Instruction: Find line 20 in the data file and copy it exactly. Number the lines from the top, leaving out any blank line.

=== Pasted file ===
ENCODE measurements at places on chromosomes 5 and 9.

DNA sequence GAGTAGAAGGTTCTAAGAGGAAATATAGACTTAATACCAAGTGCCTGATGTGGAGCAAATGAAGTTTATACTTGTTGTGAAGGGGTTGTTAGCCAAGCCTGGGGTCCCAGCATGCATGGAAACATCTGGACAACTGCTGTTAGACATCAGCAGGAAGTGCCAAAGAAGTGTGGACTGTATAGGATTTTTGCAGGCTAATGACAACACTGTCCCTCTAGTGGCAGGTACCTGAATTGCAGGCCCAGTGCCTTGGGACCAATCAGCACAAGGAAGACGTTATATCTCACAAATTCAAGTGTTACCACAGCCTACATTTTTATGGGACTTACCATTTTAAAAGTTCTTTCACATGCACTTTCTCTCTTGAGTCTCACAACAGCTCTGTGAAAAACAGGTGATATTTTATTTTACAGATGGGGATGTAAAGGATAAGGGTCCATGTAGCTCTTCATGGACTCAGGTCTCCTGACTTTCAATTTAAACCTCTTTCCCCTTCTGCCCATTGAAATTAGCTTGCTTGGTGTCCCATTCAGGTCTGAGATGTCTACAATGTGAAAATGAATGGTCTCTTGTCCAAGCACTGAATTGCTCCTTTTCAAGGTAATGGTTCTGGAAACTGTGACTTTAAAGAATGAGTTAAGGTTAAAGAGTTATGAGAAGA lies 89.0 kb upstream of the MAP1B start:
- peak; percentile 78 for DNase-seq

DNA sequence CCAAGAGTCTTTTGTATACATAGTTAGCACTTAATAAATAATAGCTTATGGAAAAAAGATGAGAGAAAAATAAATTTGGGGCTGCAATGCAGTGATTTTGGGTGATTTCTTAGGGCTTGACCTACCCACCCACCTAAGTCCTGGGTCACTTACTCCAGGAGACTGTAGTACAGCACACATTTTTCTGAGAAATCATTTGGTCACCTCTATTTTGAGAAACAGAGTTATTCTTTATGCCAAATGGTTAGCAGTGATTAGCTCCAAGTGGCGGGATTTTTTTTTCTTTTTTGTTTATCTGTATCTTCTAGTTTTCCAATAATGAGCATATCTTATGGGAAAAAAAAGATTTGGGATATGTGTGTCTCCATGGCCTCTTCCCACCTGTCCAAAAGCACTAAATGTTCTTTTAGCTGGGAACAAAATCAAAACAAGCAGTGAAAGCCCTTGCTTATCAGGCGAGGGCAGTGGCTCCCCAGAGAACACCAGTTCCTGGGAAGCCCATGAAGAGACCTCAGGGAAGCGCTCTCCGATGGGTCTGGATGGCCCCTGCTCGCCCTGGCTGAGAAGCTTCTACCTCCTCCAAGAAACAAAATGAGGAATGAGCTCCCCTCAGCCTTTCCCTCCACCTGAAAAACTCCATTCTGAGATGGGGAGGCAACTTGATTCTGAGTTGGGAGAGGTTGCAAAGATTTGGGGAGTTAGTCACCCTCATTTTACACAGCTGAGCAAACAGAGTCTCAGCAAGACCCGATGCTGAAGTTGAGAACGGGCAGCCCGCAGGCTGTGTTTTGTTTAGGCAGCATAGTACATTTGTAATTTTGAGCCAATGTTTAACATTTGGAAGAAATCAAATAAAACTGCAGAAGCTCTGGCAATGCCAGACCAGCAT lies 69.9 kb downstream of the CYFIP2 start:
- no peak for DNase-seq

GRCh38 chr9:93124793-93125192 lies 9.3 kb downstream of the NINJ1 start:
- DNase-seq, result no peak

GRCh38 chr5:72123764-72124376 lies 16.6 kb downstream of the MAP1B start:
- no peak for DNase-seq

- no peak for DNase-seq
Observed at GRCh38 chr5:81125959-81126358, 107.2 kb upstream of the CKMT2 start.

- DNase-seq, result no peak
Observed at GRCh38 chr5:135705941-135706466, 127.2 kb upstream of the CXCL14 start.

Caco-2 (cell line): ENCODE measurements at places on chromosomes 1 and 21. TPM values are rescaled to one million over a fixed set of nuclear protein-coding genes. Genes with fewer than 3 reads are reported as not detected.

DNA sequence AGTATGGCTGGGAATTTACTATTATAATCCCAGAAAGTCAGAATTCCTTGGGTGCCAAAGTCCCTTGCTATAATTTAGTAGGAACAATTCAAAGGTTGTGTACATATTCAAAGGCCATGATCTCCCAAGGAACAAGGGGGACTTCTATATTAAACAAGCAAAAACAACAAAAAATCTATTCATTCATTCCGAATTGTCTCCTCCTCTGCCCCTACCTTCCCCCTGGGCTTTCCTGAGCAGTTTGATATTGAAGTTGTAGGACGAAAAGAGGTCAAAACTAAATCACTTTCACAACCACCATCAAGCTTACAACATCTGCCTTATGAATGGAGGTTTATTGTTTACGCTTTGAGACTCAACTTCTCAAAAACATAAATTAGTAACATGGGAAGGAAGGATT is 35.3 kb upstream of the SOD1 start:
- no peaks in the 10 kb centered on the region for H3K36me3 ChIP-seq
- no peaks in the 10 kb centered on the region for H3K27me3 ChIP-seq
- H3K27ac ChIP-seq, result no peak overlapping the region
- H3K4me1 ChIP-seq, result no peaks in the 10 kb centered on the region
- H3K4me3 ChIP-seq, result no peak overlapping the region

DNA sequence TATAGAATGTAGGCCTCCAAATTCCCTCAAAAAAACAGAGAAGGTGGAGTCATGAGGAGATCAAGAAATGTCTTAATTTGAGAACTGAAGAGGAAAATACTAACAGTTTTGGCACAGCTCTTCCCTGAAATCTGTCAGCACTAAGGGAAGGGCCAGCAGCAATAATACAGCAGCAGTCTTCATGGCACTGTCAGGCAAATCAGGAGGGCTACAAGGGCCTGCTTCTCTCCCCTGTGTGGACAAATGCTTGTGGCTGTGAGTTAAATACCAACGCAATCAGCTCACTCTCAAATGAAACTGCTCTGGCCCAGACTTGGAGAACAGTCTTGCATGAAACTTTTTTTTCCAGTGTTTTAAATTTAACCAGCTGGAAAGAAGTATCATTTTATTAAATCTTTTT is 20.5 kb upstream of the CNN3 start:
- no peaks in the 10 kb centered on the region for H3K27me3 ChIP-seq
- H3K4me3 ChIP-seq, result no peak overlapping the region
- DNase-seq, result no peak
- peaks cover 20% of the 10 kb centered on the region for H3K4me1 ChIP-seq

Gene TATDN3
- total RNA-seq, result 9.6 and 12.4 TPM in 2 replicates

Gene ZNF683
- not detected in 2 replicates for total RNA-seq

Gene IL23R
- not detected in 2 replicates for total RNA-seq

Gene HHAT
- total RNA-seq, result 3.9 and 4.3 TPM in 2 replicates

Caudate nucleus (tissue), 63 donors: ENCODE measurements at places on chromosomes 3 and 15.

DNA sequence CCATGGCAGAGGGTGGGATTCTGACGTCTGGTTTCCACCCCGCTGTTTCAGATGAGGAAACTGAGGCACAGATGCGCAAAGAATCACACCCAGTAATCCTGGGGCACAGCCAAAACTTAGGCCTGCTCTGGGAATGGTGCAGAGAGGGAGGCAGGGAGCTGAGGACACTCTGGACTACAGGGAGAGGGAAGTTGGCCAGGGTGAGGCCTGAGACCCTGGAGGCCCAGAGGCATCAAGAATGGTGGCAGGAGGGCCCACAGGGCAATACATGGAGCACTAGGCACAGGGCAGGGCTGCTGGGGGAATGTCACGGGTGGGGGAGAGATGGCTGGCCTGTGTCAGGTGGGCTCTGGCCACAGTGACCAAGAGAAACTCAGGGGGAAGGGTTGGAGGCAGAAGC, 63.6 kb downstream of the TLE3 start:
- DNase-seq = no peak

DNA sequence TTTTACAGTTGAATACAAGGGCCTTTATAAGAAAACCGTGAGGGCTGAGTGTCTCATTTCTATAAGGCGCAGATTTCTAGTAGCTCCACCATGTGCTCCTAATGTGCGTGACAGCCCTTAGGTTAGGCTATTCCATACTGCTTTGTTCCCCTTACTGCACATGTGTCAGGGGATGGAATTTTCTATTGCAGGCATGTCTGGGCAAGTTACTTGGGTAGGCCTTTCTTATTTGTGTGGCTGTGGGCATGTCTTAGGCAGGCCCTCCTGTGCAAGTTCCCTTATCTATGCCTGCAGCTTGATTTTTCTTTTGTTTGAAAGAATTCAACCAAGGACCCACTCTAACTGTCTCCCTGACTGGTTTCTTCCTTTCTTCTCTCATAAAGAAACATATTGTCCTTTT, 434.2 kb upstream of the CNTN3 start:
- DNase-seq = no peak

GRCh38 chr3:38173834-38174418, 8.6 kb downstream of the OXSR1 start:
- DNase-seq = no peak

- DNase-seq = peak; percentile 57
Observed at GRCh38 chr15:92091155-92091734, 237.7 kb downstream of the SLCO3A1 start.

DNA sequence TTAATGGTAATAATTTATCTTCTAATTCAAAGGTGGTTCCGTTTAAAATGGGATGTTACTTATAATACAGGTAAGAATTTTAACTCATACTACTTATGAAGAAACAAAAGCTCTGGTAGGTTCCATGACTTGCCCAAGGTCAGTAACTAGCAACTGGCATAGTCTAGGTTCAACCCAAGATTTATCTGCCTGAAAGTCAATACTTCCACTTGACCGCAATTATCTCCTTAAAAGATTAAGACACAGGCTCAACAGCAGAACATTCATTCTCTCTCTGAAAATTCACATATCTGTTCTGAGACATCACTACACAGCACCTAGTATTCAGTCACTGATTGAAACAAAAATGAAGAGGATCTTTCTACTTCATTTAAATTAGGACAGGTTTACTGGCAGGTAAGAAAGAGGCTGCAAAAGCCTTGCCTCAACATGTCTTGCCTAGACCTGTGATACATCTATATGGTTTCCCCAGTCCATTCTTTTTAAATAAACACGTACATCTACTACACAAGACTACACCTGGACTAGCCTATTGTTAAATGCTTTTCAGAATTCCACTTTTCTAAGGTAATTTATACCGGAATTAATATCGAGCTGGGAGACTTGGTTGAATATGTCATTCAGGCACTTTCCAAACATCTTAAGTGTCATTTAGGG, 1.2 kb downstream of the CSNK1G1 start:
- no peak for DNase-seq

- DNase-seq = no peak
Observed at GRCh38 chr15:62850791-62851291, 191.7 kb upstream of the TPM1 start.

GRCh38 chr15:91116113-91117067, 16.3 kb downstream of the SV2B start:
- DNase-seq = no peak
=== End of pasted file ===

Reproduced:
- H3K4me3 ChIP-seq, result no peak overlapping the region